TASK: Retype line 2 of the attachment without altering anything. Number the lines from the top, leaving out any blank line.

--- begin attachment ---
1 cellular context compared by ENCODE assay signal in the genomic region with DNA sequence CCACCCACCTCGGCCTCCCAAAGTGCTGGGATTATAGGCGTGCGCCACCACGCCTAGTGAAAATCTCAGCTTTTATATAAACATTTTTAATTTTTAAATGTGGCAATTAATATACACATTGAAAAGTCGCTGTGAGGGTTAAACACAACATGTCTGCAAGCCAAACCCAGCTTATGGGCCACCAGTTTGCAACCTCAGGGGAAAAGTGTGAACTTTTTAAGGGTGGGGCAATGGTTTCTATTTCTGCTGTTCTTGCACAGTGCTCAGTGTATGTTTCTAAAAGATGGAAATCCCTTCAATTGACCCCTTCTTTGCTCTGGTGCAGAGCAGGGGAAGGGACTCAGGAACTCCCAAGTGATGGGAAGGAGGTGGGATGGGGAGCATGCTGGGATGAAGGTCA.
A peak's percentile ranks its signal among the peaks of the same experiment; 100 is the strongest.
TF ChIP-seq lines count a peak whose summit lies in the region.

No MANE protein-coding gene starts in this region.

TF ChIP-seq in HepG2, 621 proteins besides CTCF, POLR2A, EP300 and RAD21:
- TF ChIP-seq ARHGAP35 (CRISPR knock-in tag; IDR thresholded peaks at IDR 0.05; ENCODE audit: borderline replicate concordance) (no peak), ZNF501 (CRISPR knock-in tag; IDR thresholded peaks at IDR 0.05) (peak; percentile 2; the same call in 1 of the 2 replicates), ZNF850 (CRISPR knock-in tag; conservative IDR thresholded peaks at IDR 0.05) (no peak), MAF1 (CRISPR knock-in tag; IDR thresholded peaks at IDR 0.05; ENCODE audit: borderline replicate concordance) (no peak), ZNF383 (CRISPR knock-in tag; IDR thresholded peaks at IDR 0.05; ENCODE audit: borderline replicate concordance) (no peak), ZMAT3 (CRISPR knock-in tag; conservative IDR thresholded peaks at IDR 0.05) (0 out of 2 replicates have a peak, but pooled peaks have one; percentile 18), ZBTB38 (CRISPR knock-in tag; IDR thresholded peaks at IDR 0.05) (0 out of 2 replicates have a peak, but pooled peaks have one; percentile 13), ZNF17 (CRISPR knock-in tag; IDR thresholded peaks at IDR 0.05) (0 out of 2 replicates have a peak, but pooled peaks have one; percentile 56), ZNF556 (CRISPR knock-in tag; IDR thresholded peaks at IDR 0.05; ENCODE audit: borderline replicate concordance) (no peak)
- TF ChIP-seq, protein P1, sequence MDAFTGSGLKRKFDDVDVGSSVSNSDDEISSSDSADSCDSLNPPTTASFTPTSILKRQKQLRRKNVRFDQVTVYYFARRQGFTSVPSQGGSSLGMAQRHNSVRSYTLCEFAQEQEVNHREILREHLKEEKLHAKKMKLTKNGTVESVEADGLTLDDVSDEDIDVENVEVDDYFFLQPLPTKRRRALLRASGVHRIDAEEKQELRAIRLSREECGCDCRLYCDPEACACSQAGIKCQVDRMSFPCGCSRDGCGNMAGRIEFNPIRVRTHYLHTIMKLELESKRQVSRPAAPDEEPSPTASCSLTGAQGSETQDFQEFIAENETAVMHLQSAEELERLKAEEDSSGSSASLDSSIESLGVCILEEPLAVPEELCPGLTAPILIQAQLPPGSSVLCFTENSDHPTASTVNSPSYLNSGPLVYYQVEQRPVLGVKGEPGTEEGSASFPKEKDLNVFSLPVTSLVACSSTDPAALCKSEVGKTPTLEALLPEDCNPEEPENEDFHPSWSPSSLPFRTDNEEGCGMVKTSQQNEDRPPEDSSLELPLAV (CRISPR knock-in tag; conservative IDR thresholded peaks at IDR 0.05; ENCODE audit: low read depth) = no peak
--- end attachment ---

A peak's percentile ranks its signal among the peaks of the same experiment; 100 is the strongest.